Gripping tale of the history of our civilisation through man's relationship with sheep.
What was the most important step in civilization? Alan Butler's answer is that it was when we began capturing wild sheep, domesticating and breeding them. Sheep were the mainstay of ancient cultures, by far the most important of the domesticated animals. Able to survive almost anywhere, over-wintering successfully, they provided not just milk, meat and skin, but warm clothing. This is why so many of the earliest gods and their myths are sheep related, from the Egyptian Ra (ram) to the later Christian Lamb of God. But sheep have not only sustained us for thousands of years. Sheep farming also underpinned the growth of European nation states, international trade and modern economies. In effect sheep built the modern world. The demands of the woollen textile industry both drove and financed the Industrial Revolution. The British Empire was founded on wool. The space needed for sheep drove millions off the land, many of whom took them to Australasia and the Americas. With over a billion sheep in the world today the humanity-sheep relationship represents the most successful example of mammalian symbiosis on the planet. The story of the sheep is the story of humanity, a surprisingly exciting and gripping tale that deserves to be told. Spanning a vast period of time, it includes some of the most famous names that have been left to us by history, and many that deserve to better recognised.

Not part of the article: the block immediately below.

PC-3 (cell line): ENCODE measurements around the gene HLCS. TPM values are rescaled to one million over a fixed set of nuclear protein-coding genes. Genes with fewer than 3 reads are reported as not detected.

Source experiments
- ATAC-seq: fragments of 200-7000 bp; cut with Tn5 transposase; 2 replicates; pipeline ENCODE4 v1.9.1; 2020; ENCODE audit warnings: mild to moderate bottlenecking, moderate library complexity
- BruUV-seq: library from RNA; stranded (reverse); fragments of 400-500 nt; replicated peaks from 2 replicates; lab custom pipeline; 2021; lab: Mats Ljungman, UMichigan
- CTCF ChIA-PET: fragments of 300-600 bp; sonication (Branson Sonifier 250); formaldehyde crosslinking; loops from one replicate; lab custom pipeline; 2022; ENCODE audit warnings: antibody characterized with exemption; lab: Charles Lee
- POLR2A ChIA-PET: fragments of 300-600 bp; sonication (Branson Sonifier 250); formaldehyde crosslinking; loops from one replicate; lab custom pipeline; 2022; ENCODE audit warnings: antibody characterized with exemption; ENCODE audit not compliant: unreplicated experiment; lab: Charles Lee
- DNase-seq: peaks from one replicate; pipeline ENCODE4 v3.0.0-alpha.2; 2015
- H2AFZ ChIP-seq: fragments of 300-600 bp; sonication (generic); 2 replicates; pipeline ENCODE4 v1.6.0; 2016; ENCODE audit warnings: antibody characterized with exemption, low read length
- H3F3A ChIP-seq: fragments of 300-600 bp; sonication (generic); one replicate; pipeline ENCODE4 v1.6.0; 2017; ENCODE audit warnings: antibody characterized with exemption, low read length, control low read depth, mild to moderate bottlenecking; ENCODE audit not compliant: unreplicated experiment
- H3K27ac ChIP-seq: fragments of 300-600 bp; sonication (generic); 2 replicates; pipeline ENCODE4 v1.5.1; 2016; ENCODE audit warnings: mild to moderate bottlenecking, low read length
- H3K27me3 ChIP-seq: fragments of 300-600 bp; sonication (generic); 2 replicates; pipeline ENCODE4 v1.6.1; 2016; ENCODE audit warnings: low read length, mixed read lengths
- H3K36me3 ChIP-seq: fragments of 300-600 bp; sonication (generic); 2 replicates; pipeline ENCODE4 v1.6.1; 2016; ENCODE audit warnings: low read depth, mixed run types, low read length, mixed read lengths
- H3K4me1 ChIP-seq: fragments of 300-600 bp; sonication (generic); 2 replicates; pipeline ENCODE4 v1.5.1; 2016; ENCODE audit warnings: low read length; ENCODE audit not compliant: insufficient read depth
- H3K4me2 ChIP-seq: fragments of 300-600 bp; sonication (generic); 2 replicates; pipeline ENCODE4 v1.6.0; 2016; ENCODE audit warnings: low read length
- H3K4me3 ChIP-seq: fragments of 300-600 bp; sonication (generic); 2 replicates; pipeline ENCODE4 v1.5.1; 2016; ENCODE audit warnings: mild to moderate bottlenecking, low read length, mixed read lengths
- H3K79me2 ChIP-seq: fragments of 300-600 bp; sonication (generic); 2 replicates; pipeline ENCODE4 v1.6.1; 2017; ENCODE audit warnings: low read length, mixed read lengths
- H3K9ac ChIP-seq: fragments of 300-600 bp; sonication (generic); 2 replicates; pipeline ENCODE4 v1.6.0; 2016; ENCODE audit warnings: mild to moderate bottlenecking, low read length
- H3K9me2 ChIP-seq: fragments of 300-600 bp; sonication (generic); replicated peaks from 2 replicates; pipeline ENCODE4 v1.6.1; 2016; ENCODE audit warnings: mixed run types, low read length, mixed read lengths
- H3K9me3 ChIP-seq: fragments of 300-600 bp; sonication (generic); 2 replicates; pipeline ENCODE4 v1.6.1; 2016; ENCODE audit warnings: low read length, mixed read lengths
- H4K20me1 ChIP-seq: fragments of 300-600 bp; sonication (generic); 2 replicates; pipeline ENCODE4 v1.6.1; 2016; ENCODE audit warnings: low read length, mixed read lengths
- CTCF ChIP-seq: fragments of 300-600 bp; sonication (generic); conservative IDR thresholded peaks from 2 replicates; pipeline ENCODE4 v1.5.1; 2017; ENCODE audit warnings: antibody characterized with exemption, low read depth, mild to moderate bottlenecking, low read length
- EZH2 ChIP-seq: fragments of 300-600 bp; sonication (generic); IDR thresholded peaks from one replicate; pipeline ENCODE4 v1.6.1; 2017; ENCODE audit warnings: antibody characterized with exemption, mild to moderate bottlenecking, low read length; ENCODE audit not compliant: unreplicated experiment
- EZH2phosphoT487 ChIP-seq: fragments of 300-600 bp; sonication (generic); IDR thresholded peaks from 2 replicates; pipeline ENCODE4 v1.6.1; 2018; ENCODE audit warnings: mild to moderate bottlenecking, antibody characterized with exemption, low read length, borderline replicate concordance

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A rattling good read! ~ , Reading Clinic, BBC Radio 4
An eminently readable story that will fascinate and surprise the reader on every page. Step by step he explains how our dependence on sheep has caused wars, forged empires, inspired technological advances, displaced millions of people and has ultimately led to the world we know today. ~ , Sheep Farmer
Amid all the diverse events that constitute human history there are perhaps a handful of really key ones- and, connecting these, a few underlying threads. Some of these are more consistent than others, but few more so than the humble sheep. So fundamental is the relationship that the author has uncovered between this unobtrusive creature and human civilization that it is no exaggeration to describe it as symbiotic. Without sheep we would not be who we are. Equally without civilization the sheep as we know it would not exist. Such are the bare bones, but they scarcely do justice to this wild and wonderful story. ~ , Watkins Review
Besides history there are also good practical bits of information in this book. It is not a sheep history book, but rather a collection of sheep related historical accounts written in an easy-to-read style. ~ Eva Griffith, Sheep!